Working remotely is not easy for the sales rep or customer, however, sales reps can convey the convenience and the lessened stress in buying insurance online. In other words, a negative can be turned into a positive.

While some are challenged, others aren’t. According to the survey, the keys are flexibility and technical expertise. Sales reps must either embrace the challenges or get lost in the confusion.

So, what is the Difference?

It can be argued, of course, that the insurance industry and its sales reps live in challenging times, and that the changes faced everyday are enormous. But hasn’t it always been this way?

In what era has selling insurance been stress-free? In what year have so many customers flocked to us that we didn’t have to work? Truth is, there are insurance sales reps who have a winning mindset, and some who don’t.

The insurance industry has always relied on people with vision who have the determination to succeed. If we look at the points raised in the survey, it’s clear that each challenge in the present-day world of virtual insurance sales can be overcome.

The science community has shown tremendous determination and grit to arrive at several promising vaccine candidates. The challenges against them were many. Yet, they persisted and they are close to winning.

Your mission as insurance sales reps is to be inspired to rise up in a similar manner. The difference is you. Stand up to the challenges – and win!

 

Scott Burrows, Motivational Insurance Industry Sales Speaker, is available for virtual or in-person sales meetings. Contact Scott today through this website or by calling: (520) 548-1169.

“Looking Around” is Not the Same Thing as Having Vision

 

In my role as a keynote speaker on pharmaceutical sales and change management, I am often surprised by the answers I receive when I ask a group of sales reps, “What is your vision?”  The answer I most frequently hear is “I am looking for any opportunity I can grab.” It’s the wrong answer. In fact, given the current changes in the pharmaceutical industry, to not understand vision is disastrous.

Sales expert David Jacoby writing for The Sales Readiness Blog states:

“A sales vision must also be challenging, something that is above and beyond the normal expectations. It should also be attainable, that is, realistic enough to be achievable if you and your team stretch a bit. Your sales vision should also specify some positive change that you are committed to realize through concerted effort with your sales team…”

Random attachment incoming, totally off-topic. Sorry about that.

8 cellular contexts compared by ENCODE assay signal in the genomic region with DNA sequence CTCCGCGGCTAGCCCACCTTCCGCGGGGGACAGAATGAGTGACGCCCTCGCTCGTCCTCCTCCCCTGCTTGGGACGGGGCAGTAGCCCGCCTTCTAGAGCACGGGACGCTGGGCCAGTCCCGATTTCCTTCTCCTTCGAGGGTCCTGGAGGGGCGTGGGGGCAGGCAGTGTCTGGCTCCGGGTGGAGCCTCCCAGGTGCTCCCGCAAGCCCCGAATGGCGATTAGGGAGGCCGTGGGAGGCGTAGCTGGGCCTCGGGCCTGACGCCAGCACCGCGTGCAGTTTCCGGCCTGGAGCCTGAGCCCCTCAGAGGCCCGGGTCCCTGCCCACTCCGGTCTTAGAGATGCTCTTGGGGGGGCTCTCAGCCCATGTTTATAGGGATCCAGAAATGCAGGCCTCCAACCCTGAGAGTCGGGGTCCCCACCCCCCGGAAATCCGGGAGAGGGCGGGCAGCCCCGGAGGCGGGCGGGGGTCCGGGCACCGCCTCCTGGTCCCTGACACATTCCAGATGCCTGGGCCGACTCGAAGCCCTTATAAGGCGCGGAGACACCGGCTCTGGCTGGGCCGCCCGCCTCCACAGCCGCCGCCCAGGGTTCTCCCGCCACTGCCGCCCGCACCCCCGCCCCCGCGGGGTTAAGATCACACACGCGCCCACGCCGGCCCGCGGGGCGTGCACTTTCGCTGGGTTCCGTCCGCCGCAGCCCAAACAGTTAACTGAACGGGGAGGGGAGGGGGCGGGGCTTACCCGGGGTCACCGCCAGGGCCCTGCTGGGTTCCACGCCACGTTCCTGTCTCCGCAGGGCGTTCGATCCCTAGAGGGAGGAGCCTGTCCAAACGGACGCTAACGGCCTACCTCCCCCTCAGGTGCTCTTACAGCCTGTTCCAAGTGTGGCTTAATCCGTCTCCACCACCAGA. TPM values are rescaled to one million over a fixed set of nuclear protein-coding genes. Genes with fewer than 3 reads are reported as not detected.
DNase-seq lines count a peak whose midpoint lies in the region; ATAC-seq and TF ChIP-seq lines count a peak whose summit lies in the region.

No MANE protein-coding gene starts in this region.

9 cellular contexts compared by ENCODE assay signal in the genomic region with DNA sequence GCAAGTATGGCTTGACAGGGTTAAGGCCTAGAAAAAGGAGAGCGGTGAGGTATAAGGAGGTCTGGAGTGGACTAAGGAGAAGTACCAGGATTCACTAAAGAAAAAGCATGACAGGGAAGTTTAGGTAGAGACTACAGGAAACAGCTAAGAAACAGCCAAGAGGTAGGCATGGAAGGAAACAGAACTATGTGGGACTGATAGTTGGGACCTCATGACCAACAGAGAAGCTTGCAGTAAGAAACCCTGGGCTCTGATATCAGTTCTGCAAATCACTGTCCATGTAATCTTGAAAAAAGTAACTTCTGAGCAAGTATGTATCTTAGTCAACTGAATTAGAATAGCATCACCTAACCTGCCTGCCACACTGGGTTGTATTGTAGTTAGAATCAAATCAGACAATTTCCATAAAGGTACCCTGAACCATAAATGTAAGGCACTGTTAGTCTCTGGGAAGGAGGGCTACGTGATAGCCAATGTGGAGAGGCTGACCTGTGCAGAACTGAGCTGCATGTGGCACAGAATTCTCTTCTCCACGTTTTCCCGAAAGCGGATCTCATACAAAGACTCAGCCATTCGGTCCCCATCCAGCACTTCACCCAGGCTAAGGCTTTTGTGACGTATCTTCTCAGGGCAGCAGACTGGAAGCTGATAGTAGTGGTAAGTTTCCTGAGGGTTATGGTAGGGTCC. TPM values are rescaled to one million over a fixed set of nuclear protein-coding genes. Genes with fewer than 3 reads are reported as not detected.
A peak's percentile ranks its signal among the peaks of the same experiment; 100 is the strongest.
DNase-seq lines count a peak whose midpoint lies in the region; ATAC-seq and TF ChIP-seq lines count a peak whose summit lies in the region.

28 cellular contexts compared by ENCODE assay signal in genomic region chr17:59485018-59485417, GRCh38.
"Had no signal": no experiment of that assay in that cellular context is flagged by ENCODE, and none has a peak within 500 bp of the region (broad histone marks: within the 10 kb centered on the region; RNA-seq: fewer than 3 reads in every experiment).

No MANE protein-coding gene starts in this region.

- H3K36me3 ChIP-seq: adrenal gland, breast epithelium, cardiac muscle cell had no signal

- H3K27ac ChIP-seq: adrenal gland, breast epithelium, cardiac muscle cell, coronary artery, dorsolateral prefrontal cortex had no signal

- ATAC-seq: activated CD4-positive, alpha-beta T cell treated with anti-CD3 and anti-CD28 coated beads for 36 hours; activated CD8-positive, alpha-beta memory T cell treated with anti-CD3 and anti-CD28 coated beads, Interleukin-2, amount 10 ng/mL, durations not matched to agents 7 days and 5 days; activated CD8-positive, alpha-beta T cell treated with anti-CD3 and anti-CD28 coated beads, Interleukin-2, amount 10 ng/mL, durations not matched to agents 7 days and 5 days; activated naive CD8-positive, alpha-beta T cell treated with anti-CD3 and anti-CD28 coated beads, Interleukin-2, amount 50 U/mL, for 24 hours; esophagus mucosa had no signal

Jacoby is correct. We can all “look around for opportunities,” but pharmaceutical sales teams must develop a set of specific, achievable goals. It takes a razor-sharp vision, with the entire team devoted to success.

The Harvard Business Review, in an article entitled “Ineffective Sales Leaders Can Cause Lasting Damage,” vision is seen as an important aspect of success, especially when there is a change in leadership or sales structure.

HBR said it is important for sales teams to: “Create a fresh vision, reflecting a culture in which salespeople trusted their leaders and in which all salespeople were held accountable for results, and to Communicate the vision using every opportunity, including sales meetings, videoconferences, and the company’s intranet.”

Let’s Get Personal

When it comes to pharmaceutical sales, especially in these times of rapid industry change, it is important to realize that the team is us. It is up to each sales rep to have the determination to be successful and the mindset to carry it out. Vision is more important than ever. Do you have a personal vision statement?

The job seekers website Indeed.com had some important things to say about the importance of writing a personal vision statement (October 7, 2019). In an industry going through regulatory changes, mergers, acquisitions and increased scrutiny, to not write a personal vision statement is foolhardy.

To quote from the Indeed.com article:

“Review it [your personal vision statement] every day. Write your statement on an index card, and keep it in a prominent place you can see it often. If you work in an office, it could be on your desk. Alternatively, you may choose to display the card somewhere at home so you see it when you get up in the morning or do work tasks from home…Choose your next step based on what role gets you closer to your goal…”

The vision statement may change but what doesn’t change is the constancy of having one. If you have the grit to stick to your vision and embrace a set of success goals, no matter how challenging the times, you are well ahead of those who are “just looking around.”